Make a Graphite Resistor

To test out the pins on the Adafruit Circuit Playground Express we’ll make our own carbon graphite resistor.

Graphite and paper resistor


A resistor is an electical component that controls the “flow” of current in a circuit. Think of it like a faucet that controls the flow of water so that just the right amount comes out. Many resistors are made from carbon because it has a moderate amount of conductivity. Resistors are manufactured with different amounts of resistance. Some have a fixed amount of resistance and others have a variable amount. A variable resister is also called a potentiometer.

Resistance is measured in units of ohms. Perhaps you’ve heard of Ohm’s Law:

  • Voltage = Current * Resistance, or V = I * R
  • Current = Voltage / Resistance, or I = V / R
  • Resistance = Voltage / Current, or R = V / I

With the Adafruit Circuit Playground Express, we’ll often use it’s supply voltage for our projects and experiments. This is 3.3V and there are some pins that give us this voltage. If we were using a 10k ohm resistor with this supply voltage, then we’d draw a current of I = 3.3V / 10,000 ohms = 0.33 milliamps from the board.

Input resistor

A low current resistior has a high amount of resistance. High resistance is needed when connecting pins for input. We can create a low current resistor by making a thin layer of graphite on a piece of paper.


  • Piece of paper (a note card works really well)
  • Sharpened #2 pencil
  • (3) Alligator clip leads
  • Measuring ruler

Draw the Resistor

To make a resistor, we just simply draw it on paper! Get your piece of paper (or notecard) and mark out a 4.0 cm x 0.5 cm rectangle near the edge of the paper with the #2 pencil.

Size of the resistor on the paper

Also, make some marks to measure the distance along the rectangle.

Shape of the resistor on the paper

Now, fill in the rectangle with the pencil. Make sure the entire rectangle is completely filled with none of the paper underneath is showing. When entire rectangle is completely dark and shiny you’ll have a good and consistant coverage of graphite for conductivity.

Fill in the resistor rectangle

Get two alligator clip leads and attach them to either end of the resistor rectangle. Make sure the clips have a good “bite” over the graphite at each end. Our resistor is now ready to use!

Attach alligator clips to the resistor

How Much Resistance?

The graphite from a #2 pencil lead will give you somewhere between 5k ohms and 40k ohms of resistance per centimenter. If you have a multimeter available, test your resistor and see how much resistance it has. A multimeter isn’t necessary but we’re curious to see how much resistance the graphite resistor gives. In our example, we have about 29k ohms across 4.0 centimeters which means there’s a good coverage of graphite. This is good value for resistance since it keeps the current draw from the Adafruit Circuit Playground Express to a safe and small amount.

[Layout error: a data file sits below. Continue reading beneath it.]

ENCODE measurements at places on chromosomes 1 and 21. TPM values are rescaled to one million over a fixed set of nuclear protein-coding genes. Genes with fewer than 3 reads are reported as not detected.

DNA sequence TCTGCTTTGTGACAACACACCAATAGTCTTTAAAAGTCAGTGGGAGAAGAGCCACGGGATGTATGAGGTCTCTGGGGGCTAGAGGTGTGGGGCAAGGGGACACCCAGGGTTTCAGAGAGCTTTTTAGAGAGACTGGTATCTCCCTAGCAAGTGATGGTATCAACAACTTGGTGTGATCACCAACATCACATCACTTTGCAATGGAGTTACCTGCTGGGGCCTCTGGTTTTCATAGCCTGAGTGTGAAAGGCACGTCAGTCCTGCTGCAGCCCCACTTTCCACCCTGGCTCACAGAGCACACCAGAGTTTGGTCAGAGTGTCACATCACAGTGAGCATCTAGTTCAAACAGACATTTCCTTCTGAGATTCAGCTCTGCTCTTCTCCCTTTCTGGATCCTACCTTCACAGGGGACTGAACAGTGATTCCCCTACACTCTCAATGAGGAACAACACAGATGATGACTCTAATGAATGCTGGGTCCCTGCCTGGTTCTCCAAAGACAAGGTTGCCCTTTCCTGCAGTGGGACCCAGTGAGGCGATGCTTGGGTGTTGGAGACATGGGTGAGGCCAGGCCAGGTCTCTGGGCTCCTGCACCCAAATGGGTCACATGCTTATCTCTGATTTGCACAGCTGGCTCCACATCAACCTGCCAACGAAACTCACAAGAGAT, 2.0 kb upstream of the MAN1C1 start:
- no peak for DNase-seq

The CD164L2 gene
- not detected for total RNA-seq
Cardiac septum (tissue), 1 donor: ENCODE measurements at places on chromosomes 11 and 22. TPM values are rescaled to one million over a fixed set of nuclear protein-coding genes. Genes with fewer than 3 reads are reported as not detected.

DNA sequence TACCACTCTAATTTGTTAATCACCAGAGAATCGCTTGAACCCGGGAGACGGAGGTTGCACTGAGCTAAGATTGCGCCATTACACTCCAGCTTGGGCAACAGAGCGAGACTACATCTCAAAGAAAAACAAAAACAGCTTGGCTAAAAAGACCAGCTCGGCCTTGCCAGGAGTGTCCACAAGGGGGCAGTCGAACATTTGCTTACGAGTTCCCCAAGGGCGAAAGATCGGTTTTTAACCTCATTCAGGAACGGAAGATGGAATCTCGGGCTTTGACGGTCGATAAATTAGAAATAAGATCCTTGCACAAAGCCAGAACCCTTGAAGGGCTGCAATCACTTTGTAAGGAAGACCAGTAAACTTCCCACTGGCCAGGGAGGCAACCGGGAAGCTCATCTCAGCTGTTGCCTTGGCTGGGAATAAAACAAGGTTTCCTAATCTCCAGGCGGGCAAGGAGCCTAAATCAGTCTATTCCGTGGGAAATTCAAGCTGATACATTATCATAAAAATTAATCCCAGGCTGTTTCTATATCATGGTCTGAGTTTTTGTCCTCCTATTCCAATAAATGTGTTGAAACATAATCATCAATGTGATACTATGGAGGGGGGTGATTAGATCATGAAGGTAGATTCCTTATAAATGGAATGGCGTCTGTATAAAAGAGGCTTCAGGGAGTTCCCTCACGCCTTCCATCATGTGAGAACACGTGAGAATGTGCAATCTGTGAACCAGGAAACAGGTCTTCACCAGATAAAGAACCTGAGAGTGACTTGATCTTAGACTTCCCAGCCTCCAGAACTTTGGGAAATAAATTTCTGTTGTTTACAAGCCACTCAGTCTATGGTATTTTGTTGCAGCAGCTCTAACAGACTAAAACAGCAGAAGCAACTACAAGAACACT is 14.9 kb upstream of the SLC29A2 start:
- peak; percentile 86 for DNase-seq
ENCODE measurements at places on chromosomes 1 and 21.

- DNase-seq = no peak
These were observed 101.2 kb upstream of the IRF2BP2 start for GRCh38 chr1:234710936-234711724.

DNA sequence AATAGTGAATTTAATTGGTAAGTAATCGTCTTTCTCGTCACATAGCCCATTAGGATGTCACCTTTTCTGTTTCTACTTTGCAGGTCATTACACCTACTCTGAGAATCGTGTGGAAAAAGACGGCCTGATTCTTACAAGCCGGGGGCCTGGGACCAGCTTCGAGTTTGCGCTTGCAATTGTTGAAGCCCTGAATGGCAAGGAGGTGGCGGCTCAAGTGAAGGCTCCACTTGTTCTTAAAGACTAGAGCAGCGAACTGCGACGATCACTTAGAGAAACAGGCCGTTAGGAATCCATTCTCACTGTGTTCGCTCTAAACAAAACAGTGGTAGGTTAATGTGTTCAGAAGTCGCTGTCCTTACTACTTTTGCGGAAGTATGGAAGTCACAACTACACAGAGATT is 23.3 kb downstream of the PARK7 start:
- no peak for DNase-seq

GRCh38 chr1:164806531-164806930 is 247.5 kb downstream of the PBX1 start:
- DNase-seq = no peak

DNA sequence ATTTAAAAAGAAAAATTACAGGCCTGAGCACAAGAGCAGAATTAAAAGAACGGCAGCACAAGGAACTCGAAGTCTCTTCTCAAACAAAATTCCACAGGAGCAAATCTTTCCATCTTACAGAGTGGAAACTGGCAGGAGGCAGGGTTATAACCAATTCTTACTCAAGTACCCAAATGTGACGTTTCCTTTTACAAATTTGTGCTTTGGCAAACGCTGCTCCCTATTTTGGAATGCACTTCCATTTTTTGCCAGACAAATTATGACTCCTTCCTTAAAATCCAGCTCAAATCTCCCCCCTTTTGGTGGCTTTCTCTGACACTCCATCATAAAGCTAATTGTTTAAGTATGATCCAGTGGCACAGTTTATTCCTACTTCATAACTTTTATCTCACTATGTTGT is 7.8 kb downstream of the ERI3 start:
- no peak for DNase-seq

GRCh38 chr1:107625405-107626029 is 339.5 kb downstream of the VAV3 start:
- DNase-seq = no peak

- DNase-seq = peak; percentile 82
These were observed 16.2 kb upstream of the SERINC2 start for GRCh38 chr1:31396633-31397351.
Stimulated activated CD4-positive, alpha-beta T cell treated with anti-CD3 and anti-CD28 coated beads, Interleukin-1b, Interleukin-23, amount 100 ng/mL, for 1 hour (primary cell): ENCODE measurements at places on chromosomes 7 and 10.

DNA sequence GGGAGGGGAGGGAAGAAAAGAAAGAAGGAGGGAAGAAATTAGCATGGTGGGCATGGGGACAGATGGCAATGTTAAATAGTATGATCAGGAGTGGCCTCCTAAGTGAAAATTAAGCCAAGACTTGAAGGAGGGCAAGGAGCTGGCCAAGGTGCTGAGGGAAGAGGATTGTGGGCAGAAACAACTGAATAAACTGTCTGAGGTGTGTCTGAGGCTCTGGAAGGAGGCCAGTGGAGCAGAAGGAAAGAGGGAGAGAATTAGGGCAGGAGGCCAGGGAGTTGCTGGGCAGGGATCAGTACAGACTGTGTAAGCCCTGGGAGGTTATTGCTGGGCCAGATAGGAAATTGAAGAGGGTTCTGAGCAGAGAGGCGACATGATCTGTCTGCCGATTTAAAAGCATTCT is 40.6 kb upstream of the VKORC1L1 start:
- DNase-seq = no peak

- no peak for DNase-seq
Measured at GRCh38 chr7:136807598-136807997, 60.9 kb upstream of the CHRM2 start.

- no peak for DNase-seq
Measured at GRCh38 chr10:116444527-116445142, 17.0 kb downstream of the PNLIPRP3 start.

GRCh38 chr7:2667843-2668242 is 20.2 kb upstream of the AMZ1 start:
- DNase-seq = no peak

Measure the resistance with a multimeter

Variable Resistance

You might guess that if one of the clips is moved into the rectangle then resistance will change. That’s right, it will decrease. We’ll use that fact to help with some of our experiments.

Measure the variable resistance

Output resistor

A high current resistor has a low amount of resistance. A resistor with a low amount of resistance is used with a pin output circuit. We can use graphite again but this time we need more of it to allow a larger amount of current to flow. Fortunately, we can again use a #2 pencil for this.


  • (4) #2 pencils
  • (5) Alligator clip leads
  • Pencil sharpener
  • Wire cutter or scissors
  • Tape or rubber band

Pencil resistor

A common experiment for pin output is powering an LED. With a 3.3V output voltage for the board, a safe amount of resistance to control current through an LED is about 80 ohms. Due to the thickness and length of the graphite, the resistance of the lead in a #2 pencil from one end to the other is about 20 - 30 ohms. If we connect 4 pencils together in series we can make a resistor that will keep the output current for an LED at to a safe amount.

Sharpen the pencil ends

Find 4 full length #2 pencils. If they have and eraser on one end, cut off the eraser part with a wire cutter or scissors.

Cut off pencil eraser end

Sharpen both ends of each pencil so that a nice amount of lead is showing.

Sharpen pencil

Connect the pencils

Now, connect the pencils in a series using 3 alligator clip leads. Use one alligator clip lead to connect each pencil end with the end of another.

Pencils connected with alligator clips

Test the resistance

If you have a multimeter available, turn it on and set it to the lowest range for measuring ohms. Connect the test leads to each end of the pencil resistor. What do you see for a resistance value?

Multimeter test for resistance

If your measurement less 80 ohms, then add another pencil to the series. If the ohms measured is more than 130 ohms, you can remove one of the pencils in the resistor series.

Bundle the resistor

Use some tape or a rubber band to bundle the resistor like you see in the picture below. Make sure you stagger the ends a little to keep the alligator clips from touching each other.

Pencil resistor bundle

You can quickly try out the resistor with an LED by connecting them in series between the 3.3V and GND pins on the board.

Test the resistor with an LED

If you’re using your resistor for a classroom project or with a group of friends, make just one pencil resistor and share it with others.